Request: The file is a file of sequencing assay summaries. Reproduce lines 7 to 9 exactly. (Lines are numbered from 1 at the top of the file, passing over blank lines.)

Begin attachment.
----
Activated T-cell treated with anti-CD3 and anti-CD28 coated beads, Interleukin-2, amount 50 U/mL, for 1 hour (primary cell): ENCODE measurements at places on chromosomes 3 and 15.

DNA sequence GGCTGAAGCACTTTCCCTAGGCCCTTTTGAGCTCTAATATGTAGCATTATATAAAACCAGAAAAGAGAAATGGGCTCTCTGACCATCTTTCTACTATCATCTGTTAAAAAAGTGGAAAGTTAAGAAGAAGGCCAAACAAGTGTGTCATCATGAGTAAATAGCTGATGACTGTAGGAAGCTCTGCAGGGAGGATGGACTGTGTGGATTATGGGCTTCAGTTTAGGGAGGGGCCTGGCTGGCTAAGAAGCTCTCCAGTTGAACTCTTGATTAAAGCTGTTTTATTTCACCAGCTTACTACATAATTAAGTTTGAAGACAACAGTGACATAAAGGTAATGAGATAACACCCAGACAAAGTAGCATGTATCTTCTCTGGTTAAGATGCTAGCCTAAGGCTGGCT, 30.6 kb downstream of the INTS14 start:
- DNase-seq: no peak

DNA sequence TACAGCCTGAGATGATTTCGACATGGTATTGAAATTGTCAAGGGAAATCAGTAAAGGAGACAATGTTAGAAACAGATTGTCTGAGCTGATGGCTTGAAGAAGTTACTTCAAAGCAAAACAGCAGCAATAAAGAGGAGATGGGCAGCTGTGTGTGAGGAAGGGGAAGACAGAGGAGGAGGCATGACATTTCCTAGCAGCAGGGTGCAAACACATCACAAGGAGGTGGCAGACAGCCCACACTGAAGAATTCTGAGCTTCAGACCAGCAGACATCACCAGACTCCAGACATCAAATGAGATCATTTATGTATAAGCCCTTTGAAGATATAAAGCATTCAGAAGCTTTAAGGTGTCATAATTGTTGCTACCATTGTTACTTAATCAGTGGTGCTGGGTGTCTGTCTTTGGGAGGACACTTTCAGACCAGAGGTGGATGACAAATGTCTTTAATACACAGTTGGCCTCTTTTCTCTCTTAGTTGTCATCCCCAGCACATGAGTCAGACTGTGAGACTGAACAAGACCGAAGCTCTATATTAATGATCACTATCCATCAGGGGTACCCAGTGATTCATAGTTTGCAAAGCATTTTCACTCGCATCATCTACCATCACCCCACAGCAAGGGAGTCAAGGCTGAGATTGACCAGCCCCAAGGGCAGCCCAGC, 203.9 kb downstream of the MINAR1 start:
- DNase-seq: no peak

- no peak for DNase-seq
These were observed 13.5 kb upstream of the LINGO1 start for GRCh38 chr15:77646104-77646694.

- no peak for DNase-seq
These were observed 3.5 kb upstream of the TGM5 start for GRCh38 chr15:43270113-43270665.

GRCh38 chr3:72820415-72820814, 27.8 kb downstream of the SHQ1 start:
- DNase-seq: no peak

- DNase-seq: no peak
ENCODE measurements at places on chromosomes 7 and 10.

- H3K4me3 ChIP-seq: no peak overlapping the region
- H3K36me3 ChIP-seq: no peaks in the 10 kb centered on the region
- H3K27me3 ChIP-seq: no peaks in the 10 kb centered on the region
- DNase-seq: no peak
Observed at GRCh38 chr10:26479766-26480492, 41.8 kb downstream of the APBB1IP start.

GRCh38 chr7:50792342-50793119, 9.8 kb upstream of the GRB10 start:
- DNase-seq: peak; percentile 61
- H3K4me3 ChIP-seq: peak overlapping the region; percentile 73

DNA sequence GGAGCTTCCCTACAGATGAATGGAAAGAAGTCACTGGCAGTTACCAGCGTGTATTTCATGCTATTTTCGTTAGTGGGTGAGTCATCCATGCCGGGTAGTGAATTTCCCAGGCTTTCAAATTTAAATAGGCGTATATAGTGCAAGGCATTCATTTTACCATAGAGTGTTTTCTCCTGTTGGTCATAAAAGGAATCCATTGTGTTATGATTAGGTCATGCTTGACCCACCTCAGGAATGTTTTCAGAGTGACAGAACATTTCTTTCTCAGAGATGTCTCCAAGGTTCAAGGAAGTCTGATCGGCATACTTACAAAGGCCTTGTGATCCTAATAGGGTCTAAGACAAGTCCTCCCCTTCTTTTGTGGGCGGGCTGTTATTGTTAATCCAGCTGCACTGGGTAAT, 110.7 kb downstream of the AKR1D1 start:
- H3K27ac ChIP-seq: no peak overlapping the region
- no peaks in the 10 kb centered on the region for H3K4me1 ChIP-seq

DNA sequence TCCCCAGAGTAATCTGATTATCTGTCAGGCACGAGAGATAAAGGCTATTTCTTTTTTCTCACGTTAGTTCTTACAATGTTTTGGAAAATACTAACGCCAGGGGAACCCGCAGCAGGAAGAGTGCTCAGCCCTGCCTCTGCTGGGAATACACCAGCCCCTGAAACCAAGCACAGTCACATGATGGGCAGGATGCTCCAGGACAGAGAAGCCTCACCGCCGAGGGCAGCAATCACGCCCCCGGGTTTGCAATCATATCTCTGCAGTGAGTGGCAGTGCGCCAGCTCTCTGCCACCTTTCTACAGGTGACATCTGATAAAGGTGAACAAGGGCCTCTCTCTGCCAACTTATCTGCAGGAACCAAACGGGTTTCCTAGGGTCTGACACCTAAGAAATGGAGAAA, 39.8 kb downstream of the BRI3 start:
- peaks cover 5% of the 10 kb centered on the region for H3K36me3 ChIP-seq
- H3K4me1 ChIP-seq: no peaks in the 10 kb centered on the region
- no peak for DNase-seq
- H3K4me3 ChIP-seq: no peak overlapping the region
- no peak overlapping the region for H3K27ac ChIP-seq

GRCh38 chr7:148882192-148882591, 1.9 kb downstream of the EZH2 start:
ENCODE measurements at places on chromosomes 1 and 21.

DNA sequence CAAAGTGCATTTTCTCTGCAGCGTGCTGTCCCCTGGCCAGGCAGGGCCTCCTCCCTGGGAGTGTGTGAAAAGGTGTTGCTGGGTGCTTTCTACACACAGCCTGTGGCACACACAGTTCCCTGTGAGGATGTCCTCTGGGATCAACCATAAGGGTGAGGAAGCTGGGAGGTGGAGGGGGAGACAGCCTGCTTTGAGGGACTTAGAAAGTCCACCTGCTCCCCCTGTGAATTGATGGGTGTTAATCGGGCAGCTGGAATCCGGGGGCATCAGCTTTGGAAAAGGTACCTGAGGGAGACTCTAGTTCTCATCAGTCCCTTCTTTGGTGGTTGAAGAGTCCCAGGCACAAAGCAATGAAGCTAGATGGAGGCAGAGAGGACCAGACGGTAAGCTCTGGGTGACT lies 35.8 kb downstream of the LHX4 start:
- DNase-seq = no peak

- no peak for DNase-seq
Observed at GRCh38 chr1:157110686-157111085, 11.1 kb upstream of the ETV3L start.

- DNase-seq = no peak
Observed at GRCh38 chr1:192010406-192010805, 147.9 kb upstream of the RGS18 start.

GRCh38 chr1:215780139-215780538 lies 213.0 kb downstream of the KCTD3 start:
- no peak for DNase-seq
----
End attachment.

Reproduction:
These were observed 13.5 kb upstream of the LINGO1 start for GRCh38 chr15:77646104-77646694.

- no peak for DNase-seq
These were observed 3.5 kb upstream of the TGM5 start for GRCh38 chr15:43270113-43270665.